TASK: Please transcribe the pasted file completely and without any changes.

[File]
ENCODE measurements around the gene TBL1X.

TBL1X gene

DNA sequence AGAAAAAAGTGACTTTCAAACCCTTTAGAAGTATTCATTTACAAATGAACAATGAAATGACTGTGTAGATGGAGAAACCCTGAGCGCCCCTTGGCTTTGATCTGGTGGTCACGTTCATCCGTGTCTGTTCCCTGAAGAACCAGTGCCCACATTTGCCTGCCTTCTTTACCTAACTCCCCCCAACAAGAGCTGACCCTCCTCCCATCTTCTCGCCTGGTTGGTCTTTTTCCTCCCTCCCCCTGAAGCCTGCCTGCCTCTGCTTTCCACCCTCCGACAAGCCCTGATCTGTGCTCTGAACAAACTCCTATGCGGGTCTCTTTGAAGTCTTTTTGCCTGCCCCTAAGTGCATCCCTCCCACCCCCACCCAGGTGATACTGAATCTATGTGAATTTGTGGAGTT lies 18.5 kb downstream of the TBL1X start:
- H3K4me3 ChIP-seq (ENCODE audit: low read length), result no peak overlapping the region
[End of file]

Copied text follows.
ENCODE measurements around the gene TBL1X.

TBL1X gene

DNA sequence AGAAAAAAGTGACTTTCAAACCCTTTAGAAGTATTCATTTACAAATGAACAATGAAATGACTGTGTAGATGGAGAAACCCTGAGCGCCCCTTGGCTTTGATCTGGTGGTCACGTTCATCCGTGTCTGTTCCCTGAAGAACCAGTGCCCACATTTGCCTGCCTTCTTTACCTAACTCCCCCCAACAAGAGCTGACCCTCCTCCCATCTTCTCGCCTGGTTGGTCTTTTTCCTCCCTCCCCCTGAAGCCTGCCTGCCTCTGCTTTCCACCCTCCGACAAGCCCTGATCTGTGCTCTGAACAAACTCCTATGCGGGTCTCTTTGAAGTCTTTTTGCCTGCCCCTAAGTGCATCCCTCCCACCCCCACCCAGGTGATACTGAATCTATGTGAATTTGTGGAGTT lies 18.5 kb downstream of the TBL1X start:
- H3K4me3 ChIP-seq (ENCODE audit: low read length), result no peak overlapping the region